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Profane Feasts, by Tom Tolnay

With an increasing multitude of Greeks stomping around metropolitan New York, the author noticed many of them seemed to be employed as corporals of the service industry—park attendants, apartment painters, supermarket clerks, and, especially, dishwashers, waitresses, and short-order cooks. This circumstance led him to wonder: How did it happen that these custodians, busboys, and counter girls ended up being the last remnants of the ancient architects of Western Civilization?

To explore this question, he began writing storychapters, which followed the exploits of one Greek family transplanted in Brooklyn, NY, as it wrestled to make sense of life in America from the 60s to the end of the 20th century. He used family feasts at Christmas, Easter, Thanksgiving, a wedding, and a funeral as milestones in their journey, and labeled these feasts profane because of the unholy manner in which they were conducted. The profane feasts herein are narrated by Alexandros Dropolous, Jr., as he passes from childhood to young manhood and, ultimately, to his own wedding feast and the baptism of his son.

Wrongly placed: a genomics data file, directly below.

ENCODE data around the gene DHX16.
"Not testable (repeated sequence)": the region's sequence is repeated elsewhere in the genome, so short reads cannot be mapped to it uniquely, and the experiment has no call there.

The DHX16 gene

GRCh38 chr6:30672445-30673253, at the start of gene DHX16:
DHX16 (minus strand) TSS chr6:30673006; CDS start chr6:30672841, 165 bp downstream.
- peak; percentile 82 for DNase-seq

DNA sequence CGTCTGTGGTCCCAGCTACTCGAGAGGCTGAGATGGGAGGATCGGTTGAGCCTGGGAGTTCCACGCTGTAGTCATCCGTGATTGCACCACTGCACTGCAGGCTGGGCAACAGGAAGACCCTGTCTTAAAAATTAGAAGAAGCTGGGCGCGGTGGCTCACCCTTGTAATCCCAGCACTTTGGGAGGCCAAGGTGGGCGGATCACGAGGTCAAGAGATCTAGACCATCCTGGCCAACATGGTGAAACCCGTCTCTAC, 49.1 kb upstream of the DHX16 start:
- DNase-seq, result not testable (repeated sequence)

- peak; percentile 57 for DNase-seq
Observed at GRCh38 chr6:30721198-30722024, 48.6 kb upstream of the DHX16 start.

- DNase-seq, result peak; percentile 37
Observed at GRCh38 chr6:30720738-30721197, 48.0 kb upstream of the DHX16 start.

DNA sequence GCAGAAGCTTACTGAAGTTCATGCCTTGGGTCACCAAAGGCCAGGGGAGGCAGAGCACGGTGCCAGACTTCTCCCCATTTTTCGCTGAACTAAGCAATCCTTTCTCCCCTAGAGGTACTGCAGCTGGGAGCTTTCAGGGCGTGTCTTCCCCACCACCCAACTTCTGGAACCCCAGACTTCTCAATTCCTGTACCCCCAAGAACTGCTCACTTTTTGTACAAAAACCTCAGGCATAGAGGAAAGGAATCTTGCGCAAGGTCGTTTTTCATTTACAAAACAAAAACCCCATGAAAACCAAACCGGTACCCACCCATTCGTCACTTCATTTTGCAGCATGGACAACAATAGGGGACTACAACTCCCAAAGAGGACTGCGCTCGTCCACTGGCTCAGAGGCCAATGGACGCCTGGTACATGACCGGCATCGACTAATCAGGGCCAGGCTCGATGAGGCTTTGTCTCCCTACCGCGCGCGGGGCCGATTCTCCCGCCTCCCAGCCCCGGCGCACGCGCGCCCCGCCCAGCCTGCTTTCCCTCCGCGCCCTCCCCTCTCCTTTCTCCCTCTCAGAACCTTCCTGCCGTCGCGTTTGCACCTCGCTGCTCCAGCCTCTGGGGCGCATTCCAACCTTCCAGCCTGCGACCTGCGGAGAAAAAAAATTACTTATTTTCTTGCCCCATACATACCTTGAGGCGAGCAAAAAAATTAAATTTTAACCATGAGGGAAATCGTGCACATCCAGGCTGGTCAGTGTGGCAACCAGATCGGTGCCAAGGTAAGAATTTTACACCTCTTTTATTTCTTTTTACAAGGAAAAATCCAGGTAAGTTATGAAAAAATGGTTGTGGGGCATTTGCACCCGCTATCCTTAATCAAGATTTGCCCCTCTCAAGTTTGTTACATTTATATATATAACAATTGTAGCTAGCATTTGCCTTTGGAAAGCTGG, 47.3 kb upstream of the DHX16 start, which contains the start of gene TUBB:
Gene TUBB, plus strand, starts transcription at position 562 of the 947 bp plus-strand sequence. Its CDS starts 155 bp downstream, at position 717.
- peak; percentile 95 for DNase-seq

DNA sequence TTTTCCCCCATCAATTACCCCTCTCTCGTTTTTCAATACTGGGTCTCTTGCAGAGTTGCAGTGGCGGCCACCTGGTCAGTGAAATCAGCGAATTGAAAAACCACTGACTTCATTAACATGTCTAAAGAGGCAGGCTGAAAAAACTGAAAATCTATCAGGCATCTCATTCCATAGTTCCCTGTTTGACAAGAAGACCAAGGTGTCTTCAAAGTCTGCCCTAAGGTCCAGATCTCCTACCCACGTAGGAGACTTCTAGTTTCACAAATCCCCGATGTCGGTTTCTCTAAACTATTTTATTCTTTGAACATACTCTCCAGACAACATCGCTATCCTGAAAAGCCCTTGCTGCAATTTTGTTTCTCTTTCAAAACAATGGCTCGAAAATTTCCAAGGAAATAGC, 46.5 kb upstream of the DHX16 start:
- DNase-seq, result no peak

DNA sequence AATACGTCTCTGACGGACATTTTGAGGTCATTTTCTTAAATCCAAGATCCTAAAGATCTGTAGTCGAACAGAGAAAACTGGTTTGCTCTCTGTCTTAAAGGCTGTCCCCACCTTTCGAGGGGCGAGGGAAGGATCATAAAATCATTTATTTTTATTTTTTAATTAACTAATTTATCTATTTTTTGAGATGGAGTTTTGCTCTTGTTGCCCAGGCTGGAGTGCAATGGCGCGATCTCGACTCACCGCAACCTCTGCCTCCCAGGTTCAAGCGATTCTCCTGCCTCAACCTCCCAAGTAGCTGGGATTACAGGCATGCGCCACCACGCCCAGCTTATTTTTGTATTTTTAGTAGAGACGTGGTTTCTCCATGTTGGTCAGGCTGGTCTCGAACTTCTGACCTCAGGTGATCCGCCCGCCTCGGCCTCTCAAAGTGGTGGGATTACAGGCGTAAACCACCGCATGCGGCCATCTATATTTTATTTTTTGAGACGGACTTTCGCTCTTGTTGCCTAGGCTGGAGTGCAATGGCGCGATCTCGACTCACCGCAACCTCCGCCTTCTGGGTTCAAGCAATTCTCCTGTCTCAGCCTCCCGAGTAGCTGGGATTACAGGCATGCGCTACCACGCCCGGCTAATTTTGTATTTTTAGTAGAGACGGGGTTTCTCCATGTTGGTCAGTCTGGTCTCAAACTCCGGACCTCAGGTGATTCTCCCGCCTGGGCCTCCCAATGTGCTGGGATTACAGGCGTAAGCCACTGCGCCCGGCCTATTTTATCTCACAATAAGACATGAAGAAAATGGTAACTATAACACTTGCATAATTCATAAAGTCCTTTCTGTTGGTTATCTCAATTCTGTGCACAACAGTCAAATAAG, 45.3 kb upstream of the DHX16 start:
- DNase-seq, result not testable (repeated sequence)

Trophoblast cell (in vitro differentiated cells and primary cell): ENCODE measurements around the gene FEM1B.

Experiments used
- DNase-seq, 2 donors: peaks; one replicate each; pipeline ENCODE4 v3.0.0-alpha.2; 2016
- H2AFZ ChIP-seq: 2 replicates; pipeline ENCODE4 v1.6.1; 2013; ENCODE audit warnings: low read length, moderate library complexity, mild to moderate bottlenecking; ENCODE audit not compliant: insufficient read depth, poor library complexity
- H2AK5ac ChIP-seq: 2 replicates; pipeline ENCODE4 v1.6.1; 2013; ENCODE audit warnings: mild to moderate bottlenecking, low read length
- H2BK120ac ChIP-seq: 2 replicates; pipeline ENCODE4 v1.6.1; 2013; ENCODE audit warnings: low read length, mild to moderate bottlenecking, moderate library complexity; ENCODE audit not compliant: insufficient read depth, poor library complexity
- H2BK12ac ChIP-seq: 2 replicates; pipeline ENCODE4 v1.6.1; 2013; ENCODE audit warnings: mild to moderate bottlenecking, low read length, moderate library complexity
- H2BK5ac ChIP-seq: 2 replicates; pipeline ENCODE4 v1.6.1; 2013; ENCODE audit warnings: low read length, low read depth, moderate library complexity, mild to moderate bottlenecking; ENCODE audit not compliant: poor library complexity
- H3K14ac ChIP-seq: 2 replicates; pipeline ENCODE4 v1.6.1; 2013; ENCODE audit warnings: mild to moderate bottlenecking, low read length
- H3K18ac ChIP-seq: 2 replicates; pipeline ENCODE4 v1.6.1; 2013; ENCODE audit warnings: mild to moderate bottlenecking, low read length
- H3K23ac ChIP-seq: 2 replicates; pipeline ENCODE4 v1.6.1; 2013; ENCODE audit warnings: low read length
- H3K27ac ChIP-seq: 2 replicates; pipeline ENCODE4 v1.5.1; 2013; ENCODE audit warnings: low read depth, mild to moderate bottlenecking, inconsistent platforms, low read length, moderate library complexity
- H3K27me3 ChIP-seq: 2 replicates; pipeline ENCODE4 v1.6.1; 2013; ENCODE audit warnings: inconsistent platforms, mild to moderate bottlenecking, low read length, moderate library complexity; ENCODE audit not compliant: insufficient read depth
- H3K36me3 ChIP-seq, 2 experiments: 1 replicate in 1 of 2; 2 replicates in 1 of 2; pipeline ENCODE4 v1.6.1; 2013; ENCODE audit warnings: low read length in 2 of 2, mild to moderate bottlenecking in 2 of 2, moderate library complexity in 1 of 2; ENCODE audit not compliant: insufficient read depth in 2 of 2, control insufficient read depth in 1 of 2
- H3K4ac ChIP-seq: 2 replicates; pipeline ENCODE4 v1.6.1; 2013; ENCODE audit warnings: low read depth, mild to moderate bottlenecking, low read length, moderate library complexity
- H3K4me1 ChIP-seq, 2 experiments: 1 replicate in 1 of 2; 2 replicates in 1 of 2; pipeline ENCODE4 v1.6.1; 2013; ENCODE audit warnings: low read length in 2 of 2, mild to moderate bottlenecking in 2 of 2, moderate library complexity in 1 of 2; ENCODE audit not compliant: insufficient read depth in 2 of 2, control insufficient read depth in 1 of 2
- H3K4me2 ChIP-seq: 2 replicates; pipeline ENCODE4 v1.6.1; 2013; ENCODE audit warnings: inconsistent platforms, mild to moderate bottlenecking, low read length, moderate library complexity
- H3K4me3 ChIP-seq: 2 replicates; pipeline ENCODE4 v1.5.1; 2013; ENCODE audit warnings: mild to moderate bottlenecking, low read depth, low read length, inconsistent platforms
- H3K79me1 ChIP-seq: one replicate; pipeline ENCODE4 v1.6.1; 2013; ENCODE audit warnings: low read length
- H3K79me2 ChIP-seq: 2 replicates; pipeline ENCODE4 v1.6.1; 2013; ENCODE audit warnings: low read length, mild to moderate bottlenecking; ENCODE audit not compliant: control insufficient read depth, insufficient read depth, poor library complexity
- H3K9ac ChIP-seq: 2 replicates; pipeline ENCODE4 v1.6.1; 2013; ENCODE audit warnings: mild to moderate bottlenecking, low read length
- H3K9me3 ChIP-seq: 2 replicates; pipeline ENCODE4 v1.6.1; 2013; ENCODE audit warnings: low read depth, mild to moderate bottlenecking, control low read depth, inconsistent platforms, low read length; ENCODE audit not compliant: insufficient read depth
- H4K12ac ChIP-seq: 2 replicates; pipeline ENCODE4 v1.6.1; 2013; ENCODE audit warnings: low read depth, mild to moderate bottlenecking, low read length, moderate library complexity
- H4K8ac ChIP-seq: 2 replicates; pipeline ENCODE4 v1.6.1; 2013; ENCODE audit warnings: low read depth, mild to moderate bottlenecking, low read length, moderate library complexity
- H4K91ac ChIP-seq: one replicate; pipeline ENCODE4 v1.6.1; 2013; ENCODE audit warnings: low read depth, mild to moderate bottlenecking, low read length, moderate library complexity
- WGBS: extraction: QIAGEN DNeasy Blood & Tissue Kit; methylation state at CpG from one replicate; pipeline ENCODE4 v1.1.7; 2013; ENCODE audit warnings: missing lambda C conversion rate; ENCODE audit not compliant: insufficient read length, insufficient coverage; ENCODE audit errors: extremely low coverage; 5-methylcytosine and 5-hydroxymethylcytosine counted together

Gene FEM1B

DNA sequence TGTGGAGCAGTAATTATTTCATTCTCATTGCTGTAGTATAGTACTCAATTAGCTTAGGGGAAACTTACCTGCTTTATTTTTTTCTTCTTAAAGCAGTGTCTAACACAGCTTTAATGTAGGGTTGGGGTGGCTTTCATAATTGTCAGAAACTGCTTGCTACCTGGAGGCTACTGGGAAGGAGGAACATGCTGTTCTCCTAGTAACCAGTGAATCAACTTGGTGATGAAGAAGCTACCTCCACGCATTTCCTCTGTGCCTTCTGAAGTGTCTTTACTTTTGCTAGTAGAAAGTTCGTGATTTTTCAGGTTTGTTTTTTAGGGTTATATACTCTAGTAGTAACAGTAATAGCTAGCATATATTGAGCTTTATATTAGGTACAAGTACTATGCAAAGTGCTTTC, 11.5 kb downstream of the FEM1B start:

Whether their adventure had been carefully planned or pursued intuitively, the author believed this family of Greeks in America was using their classical history as a kind of modern-day Trojan horse. The idea was not to topple our government which, after all, is held together by Greco-Roman ideas, but to replace their own lost greatness with the American dream by inserting themselves, patiently and unobtrusively, into one household, one coffee shop, one school, one house of worship at a time.

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